Divide the class into pairs. Have partners select one threatened ecosystem. Review the selections to ensure that there are no repeats. Have students conduct research to learn what the area used to be like, what it's like today and what caused it to change. Challenge them to identify area plant and animal species that have become endangered or extinct. Then have partners brainstorm ideas for an ecotourism operation in the area. Tell them to outline the operation's boundaries on a map and draw a picture of a tent visitors could stay in. Finally, have partners write a journal, from a guest's perspective, describing what it was like to spend three days at the ecotourism camp.

Grades 9-10:
Divide the class into pairs. Have partners select one threatened ecosystem. Review the selections to ensure that there are no repeats. Have students conduct research to learn what the area used to be like, what it's like today and what caused it to change. Instruct them to compile a list of area plant and animal species that have become endangered or extinct. Then have partners brainstorm ideas for an ecotourism operation in the area. Tell them to outline the operation's boundaries on a map. Instruct partners to then create an ad campaign that would attract tourists to the area.

SMITHSONIAN RESOURCES
Highlights Collection: Bird and Insect Habitat Videos
This collection from the Smithsonian Learning Lab features videos of birds and insects in their natural habitats. It can be used to complement lessons surrounding Earth Day, national parks, habitats and more.

Ecosystems on the Edge
This website from the Smithsonian Environmental Research Center features videos, information and related links on threats to coastal ecosystems. Topics covered include climate change, at-risk species and watersheds. It also explores what students and adults can do to help restore these ecosystems.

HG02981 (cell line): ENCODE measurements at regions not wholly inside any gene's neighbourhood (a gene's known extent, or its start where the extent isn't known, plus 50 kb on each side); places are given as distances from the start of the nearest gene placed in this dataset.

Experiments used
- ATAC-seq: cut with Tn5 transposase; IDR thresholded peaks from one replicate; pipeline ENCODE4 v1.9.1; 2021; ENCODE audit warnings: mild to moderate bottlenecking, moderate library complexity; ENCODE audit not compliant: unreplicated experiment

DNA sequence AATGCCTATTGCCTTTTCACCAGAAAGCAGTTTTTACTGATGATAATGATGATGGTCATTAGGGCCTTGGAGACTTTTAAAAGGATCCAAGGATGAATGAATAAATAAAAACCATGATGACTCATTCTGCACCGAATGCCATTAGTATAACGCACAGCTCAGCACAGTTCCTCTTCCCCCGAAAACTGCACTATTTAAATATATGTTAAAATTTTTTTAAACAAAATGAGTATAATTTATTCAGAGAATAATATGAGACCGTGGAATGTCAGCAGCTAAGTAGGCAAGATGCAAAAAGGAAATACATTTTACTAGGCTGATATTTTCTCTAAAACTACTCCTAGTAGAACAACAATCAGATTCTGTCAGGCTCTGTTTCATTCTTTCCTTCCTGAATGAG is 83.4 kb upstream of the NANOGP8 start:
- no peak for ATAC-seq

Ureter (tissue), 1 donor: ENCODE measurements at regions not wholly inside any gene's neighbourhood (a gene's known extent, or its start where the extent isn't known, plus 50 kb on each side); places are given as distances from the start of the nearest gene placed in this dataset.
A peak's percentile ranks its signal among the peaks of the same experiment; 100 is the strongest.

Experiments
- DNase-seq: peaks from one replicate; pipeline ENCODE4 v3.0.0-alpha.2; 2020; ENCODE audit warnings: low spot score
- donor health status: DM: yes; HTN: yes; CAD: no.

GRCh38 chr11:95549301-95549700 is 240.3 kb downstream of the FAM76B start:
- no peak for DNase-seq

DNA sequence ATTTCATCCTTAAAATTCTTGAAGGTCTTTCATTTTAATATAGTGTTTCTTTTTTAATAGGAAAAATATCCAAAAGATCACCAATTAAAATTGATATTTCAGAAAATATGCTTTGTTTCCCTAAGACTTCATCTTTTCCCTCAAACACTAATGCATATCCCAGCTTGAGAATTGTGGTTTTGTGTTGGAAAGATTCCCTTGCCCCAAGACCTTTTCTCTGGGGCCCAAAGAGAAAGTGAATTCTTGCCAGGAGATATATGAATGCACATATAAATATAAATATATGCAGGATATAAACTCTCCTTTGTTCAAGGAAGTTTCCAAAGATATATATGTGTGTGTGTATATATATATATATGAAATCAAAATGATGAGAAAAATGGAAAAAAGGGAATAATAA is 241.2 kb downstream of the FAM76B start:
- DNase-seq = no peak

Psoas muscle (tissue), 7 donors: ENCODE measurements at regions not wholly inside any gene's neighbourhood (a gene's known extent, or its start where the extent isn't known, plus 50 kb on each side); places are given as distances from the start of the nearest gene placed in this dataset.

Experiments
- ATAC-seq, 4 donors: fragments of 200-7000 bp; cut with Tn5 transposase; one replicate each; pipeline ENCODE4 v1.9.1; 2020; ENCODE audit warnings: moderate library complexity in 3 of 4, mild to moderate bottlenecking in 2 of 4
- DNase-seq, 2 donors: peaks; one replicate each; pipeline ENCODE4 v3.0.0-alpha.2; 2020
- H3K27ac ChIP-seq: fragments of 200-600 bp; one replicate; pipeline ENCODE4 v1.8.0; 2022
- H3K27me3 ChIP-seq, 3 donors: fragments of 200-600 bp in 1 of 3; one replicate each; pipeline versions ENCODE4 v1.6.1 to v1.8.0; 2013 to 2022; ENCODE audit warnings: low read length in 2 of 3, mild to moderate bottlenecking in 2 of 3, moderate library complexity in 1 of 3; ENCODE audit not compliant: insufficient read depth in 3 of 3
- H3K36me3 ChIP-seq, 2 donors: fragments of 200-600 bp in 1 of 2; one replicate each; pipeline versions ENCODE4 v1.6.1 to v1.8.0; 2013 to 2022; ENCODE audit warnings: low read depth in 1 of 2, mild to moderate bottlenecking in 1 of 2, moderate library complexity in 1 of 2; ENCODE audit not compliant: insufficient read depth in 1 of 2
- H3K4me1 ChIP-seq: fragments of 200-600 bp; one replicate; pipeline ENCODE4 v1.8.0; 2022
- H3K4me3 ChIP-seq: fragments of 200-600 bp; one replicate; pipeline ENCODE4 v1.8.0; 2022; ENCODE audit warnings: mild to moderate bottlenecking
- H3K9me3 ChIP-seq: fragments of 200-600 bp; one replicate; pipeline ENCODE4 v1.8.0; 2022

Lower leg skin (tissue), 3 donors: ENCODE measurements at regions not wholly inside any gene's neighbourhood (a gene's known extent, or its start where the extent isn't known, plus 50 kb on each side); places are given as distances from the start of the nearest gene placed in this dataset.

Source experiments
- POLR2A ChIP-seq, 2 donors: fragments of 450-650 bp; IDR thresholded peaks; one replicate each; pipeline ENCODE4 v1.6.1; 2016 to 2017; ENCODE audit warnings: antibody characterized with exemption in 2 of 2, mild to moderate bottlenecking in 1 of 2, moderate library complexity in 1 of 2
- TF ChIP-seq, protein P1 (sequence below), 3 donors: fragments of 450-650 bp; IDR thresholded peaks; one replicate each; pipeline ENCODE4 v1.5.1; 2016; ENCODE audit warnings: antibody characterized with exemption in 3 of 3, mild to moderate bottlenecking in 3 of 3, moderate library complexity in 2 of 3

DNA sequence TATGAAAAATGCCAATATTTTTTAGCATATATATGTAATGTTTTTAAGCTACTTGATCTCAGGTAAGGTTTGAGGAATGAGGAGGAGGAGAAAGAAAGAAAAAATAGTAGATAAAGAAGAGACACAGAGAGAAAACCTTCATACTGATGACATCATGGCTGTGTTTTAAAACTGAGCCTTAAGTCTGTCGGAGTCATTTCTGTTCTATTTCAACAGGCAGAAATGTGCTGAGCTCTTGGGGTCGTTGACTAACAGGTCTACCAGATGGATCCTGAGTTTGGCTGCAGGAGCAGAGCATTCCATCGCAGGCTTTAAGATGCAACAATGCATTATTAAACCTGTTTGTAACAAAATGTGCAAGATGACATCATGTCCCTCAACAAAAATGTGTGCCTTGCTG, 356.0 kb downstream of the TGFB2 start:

Video: Why Should Humans Care About Preserving the Diversity of Life on Earth?
Share this animation, provided by Smithsonian magazine, with students to explain that humans don’t just impact the interconnected web of life—we depend on it.

Designing a Real Life Ecosystem
This lesson, created for high school students by the Cooper-Hewitt, Smithsonian Design Museum, examines ecosystems and the niche organisms that play within them. Students will research the niche, habitat, competitors and other means of survival for a chosen animal. Then, using a 20-gallon aquarium, they will build a model ecosystem for their animal and track its progress for one week.

Humans Caused a Major Shift in Earth’s Ecosystems 6,000 Year Ago
Read this Smithsonian article to learn how people upended a pattern held for 300 million years, and why that may mean we are causing a new phase in global evolution.

On the Web: Measuring Biodiversity Across North America
This lesson plan, created for high school students by the National Museum of Natural History, uses interactive mapping technology to bring biodiversity field data to the classroom. The lesson includes a map tutor, sampling tutor and tables.

BIOMIMICRY, Mushrooms Can Save the World
In these teacher-created lessons from the Cooper-Hewitt, Smithsonian Design Museum, students consider solutions to environmental problems based on the role of fungi in ecosystems.